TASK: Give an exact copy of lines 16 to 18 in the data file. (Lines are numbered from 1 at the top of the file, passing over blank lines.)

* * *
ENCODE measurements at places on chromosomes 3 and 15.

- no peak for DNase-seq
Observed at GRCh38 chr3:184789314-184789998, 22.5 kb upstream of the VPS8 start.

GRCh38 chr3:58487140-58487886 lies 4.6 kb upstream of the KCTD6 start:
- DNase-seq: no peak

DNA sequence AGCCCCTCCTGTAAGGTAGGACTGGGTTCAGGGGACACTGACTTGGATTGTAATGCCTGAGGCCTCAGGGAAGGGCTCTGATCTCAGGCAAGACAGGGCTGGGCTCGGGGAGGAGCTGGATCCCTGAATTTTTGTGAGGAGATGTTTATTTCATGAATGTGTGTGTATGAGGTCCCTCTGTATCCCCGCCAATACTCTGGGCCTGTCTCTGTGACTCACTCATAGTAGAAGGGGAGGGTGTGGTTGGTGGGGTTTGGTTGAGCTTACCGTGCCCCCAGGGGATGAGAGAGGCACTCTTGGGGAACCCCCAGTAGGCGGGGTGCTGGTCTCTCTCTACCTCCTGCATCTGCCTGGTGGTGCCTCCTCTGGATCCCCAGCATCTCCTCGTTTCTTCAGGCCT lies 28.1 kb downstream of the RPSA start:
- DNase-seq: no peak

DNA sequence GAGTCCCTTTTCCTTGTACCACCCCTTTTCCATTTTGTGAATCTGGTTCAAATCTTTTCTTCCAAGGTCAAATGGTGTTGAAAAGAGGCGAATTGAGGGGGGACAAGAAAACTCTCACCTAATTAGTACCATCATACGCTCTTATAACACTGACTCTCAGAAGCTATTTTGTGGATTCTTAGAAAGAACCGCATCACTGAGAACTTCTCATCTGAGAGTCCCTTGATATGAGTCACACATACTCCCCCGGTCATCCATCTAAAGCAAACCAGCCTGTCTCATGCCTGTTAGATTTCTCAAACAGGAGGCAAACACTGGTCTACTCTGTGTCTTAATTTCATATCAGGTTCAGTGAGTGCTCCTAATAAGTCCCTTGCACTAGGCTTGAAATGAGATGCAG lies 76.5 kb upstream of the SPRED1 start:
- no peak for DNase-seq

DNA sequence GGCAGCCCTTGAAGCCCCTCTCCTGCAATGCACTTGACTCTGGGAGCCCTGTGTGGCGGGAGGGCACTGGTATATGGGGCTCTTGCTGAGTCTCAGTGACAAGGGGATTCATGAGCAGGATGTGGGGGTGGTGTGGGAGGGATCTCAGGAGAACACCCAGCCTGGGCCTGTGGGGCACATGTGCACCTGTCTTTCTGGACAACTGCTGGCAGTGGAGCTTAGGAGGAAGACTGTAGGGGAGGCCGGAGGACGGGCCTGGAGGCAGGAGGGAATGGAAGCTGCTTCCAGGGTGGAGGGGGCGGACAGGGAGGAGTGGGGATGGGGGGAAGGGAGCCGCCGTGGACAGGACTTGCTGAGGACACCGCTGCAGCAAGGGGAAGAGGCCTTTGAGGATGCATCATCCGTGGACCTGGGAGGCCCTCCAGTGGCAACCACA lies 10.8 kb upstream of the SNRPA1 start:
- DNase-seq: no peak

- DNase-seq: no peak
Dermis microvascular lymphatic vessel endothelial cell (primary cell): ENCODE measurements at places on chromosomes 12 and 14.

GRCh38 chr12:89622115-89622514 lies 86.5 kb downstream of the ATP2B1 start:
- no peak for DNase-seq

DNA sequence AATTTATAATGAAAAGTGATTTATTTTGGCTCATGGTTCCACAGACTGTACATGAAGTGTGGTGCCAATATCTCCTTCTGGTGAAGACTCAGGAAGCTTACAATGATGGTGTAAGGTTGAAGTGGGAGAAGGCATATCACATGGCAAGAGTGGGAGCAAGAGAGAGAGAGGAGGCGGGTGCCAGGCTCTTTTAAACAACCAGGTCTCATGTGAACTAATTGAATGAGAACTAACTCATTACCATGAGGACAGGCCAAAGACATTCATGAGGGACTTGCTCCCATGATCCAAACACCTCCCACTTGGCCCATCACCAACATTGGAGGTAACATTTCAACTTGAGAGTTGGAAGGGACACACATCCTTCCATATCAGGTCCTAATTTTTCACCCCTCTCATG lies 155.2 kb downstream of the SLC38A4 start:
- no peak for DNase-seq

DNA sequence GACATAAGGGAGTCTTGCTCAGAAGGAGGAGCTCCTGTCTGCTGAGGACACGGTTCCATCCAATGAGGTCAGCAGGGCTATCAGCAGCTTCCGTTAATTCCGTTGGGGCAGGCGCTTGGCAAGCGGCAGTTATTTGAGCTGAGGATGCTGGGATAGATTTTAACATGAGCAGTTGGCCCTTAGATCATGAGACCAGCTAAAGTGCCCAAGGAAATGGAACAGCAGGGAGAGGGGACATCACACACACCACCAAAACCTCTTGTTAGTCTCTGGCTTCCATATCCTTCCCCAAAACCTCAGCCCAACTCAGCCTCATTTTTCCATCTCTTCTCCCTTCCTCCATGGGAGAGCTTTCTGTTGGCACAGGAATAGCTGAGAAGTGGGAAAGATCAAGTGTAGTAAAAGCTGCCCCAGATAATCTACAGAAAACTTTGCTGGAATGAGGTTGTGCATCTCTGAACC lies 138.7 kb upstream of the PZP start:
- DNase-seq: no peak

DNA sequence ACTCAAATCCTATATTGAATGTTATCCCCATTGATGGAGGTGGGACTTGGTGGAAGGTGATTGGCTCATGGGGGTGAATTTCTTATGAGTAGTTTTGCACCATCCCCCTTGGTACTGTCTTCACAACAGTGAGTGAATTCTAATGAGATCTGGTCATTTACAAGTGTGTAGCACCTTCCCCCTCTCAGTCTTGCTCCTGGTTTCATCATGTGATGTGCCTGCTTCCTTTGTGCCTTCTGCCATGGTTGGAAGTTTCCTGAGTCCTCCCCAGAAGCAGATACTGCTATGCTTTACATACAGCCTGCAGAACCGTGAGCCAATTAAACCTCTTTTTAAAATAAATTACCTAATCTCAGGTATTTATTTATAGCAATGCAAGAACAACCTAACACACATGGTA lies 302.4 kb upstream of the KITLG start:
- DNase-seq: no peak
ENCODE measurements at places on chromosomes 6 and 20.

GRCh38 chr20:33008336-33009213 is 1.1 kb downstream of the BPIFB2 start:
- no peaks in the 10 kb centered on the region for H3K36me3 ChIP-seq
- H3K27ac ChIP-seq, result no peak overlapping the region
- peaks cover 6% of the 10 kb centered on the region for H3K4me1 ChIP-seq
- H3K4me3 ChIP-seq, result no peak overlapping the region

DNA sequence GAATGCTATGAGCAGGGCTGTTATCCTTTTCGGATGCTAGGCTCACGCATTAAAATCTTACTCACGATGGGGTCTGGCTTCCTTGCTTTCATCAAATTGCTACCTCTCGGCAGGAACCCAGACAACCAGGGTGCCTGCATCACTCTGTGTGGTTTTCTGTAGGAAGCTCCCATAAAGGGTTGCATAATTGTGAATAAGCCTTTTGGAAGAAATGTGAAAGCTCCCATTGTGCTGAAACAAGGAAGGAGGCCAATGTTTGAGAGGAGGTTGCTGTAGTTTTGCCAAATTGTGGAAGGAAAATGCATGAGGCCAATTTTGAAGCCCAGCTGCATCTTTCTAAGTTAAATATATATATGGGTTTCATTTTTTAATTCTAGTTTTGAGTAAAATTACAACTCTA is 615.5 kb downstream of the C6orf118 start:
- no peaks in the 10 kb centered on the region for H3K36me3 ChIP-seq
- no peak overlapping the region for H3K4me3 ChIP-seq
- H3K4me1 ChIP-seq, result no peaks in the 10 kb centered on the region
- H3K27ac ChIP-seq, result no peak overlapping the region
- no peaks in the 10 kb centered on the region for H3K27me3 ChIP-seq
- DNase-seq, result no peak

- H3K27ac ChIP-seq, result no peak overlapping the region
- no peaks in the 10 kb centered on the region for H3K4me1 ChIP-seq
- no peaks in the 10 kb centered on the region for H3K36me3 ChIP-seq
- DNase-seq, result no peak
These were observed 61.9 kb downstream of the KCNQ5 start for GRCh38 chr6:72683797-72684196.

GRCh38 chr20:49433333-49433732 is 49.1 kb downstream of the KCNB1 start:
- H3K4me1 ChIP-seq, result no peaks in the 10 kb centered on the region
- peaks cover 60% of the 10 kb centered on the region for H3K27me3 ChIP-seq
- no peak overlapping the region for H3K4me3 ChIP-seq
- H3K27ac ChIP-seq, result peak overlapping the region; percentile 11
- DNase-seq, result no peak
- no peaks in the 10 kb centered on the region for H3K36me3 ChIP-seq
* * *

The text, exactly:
DNA sequence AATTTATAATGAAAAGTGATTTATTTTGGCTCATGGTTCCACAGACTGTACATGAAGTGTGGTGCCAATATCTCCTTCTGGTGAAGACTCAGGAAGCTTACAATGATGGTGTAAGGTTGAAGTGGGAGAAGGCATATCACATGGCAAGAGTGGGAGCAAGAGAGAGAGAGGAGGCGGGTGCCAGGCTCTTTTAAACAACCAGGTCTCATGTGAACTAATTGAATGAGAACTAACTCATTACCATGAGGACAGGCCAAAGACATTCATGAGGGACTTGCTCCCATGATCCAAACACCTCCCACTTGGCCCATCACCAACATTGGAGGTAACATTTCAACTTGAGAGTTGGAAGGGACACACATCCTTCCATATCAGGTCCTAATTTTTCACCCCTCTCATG lies 155.2 kb downstream of the SLC38A4 start:
- no peak for DNase-seq

DNA sequence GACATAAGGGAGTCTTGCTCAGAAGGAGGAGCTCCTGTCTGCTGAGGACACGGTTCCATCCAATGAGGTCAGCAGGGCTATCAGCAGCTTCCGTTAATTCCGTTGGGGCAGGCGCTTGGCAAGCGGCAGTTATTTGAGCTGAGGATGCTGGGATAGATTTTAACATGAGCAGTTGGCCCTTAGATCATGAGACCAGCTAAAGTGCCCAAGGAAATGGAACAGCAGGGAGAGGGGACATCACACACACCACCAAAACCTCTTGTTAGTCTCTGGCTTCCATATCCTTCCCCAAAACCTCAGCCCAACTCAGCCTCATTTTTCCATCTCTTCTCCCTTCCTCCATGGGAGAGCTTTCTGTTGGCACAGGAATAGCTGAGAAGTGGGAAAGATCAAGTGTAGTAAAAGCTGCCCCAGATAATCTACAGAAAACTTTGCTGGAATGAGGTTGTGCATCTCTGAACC lies 138.7 kb upstream of the PZP start: